UPDATE: The name of a first possible challenger for U.S. Rep. Mike Turner, R-Dayton, in 2018 has surfaced. Democrat Michael J. Milisits of Riverside filed a statement of candidacy for the 2018 10th Congressional District race.
“I want the average person to have a voice in Washington,” Milisits said.
His filing with the Federal Elections Commission sets up his campaign committee, but Milisits has not started gathering signatures on nominating petitions necessary to get his name on the ballot.
He also has raised no money for the race.
Turner, who has held the seat since 2003, has $302,202 on hand, according to the FEC website.
For the first time in more than a dozen years, the congressional seat now held by U.S. Rep. Mike Turner, R-Dayton, is being targeted by the Democratic Congressional Campaign Committee, which has named 79 seats of more than 130 it plans to focus on in 2018.
Turner was one of 20 new targets the DCCC announced Monday. He is one of only two that voted against the recent Republican legislation to replace Obamacare.
Mark Owens, chairman of the Montgomery County Democratic Party says the DCCC sees the 10th District as winnable for a Democrat in part because of the district makeup and also because of the current political climate.
RELATED: Look back at Turner’ 2016 race
The district includes all of Montgomery, Greene and part of Fayette County.
Turner’s office did not respond to a request for comment.
“I think it’s because even though it is a gerrymandered district it is less gerrymandered than some others around the country,” Owens said.
Owens said two potential candidates are already interested in challenging Turner in 2018 but he would not name them as he did not have their permission to do so.
“One is a West Point grad, Afghan/Iraq vet” and the other is a a local businesswoman, Owens said. He said one of the two “has some wealth and is going to put some money into” the race, which Owens expects will require $1 million to $1.5 million to be competitive.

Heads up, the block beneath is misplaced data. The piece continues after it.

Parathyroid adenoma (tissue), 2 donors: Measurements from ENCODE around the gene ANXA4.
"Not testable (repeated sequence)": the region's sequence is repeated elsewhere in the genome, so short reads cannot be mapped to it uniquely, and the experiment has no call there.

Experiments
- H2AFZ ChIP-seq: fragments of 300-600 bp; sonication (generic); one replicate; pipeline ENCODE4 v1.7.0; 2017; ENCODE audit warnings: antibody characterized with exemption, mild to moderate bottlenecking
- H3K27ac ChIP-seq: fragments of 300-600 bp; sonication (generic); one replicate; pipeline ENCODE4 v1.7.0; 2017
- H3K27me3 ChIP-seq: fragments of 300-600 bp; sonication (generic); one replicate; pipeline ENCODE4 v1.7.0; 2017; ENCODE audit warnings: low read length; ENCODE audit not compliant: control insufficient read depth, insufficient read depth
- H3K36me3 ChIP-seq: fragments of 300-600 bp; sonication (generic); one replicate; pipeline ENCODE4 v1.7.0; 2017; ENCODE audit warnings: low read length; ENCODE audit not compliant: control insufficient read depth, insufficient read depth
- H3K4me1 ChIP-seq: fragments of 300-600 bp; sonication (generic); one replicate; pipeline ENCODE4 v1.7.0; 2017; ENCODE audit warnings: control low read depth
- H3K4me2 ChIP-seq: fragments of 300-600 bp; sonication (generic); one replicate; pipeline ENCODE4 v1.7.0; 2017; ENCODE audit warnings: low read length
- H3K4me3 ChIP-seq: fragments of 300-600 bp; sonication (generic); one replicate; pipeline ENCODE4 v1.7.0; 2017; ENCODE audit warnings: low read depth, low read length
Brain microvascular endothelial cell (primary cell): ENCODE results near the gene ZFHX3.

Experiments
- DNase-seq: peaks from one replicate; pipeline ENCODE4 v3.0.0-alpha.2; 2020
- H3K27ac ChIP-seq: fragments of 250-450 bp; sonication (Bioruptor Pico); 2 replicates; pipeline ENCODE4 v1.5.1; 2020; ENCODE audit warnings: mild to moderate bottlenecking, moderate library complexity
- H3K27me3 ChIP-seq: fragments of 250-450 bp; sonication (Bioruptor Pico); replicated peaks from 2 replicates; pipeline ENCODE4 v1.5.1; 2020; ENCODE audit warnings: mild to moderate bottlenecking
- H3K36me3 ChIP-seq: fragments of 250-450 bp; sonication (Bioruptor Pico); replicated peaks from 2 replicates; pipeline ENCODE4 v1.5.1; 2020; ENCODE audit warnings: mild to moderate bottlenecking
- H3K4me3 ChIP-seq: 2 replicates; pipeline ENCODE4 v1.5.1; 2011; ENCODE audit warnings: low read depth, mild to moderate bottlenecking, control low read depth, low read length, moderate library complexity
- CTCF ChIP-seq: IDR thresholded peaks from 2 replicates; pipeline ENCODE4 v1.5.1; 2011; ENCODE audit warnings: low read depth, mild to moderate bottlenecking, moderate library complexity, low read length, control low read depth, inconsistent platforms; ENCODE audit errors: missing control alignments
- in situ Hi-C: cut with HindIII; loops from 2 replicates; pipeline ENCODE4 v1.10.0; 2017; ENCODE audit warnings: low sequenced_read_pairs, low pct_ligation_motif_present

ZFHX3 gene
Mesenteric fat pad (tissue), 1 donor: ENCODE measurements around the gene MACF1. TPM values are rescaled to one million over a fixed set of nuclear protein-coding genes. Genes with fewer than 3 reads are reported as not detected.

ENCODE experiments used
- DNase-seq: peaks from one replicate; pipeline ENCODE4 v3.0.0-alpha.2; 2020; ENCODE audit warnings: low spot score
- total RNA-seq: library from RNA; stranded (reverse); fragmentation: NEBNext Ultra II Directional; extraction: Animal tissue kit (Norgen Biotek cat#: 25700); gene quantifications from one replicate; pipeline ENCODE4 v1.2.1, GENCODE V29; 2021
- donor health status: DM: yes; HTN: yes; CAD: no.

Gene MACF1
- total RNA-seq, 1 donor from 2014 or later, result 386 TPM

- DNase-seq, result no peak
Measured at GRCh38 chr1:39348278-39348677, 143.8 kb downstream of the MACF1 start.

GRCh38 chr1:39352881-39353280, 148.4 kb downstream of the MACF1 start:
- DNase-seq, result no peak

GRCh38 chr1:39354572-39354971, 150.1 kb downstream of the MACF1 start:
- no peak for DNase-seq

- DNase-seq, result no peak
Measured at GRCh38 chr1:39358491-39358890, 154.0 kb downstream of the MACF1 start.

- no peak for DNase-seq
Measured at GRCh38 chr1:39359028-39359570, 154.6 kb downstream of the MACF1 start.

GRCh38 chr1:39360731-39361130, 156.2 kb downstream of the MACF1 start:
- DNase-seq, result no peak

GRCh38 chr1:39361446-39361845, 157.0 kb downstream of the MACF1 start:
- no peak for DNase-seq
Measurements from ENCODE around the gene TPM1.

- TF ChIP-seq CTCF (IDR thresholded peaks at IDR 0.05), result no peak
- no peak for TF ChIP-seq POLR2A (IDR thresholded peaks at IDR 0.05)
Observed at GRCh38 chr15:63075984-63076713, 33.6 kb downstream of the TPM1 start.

Blaine Kelly, spokesman for the Ohio Republican Party, said Turner won by a large margin in the Nov. 2016 over teacher Robert Klepinger, a Democrat, and Huber Heights Mayor Thomas McMasters, an independent.
“The only explanation for the Democrats’ decision to target Congressman Turner, or any Republican seats in Ohio, is that they are gluttons for punishment. Congressman Turner’s constituents gave him a giant stamp of approval last November by reelecting him with sixty-four percent of the vote,” Kelly said. “Democrats can manufacture outrage when Republicans keep campaign promises, but they can’t fake votes.”
Turner’s seat is one of four in Ohio the DCCC believes can be taken from Republican incumbents in 2018. The others are U.S. Reps. Steve Chabot, R-Cincinnati, Bob Gibbs, R-Avon, and Dave Joyce, R-Russell Twp. Nearly all the targeted seats are held by the GOP and the others are open.
Owens said a Democratic candidate can get logistical and fund-raising support from the DCCC in a targeted race. He thinks the last time Turner’s district was targeted was the year he won it in a 2002 battle against Democrat Rick Carne to replace longtime U.S. Rep. Tony Hall, D-Dayton.
“We’re incredibly excited that our national partners are expanding the map and targeting races like Ohio’s 10th Congressional District,” said Ohio Democratic Party Chairman David Pepper.
The DCCC raised more than $9 million in April, beating previous records for the month, according to The Hill. However that’s about $1 million less than what was raised last month by Republicans.